|Title||How Do Pensions Affect Household Wealth Accumulation?|
|Year of Publication||2009|
|Keywords||Consumption and Savings, Methodology, Pensions, Public Policy|
Empirical analysis of the effects of pensions on saving behavior is usually based on a highly stylized version of the life cycle model, with a fixed retirement age, a perfect capital market, no uncertainty, and no institutional constraints on pensions. The model predicts one-for-one crowd out of household wealth by pension wealth over the life cycle. Empirical estimates of crowd out are usually much closer to zero, and it is not well understood whether such estimates are accurate indications of the true magnitude of crowd out or whether the strong assumptions imposed in the analysis result in severe misspecification. In this paper, I specify a richer life cycle model in which several of the key restrictions of the simple model are relaxed. The effects of pensions on household wealth are analyzed by solving and simulating the model. The compensating variation associated with pensions is treated as a measure of crowd out. The simulated data are then used to estimate regressions like those typically found in the literature. Preliminary results indicate that regression estimates of the effects of pensions on wealth accumulation estimated under the assumptions of the typical stylized life cycle model are quite misleading when those assumptions do not hold. Specifically, the extent of crowd out is substantially underestimated in the regression approach. This finding may help explain the common although not universal empirical finding of small crowd out.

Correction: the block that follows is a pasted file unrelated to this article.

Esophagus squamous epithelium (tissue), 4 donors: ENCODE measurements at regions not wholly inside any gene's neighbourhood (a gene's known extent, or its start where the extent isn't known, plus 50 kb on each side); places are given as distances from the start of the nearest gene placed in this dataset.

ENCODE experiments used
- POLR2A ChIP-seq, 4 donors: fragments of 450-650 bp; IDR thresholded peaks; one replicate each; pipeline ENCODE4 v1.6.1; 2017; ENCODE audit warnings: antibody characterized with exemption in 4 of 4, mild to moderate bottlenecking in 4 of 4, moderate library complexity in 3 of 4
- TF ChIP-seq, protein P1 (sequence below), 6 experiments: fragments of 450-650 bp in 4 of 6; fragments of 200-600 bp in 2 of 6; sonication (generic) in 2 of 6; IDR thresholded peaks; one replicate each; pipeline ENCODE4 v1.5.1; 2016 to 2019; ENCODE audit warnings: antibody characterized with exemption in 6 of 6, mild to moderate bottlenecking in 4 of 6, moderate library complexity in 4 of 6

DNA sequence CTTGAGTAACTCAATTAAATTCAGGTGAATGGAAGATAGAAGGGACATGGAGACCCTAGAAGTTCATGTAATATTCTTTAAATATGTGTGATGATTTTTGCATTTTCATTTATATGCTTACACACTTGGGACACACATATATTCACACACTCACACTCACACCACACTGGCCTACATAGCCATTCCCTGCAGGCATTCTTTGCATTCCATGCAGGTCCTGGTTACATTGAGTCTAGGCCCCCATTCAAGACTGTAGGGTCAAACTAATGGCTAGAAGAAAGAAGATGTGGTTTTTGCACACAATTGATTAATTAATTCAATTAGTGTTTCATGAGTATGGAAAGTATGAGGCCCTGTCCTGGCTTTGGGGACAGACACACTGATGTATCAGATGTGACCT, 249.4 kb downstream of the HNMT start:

|Endnote Keywords|| |
saving behavior/saving/pensions/Methodology/Crowding out
|Endnote ID|| |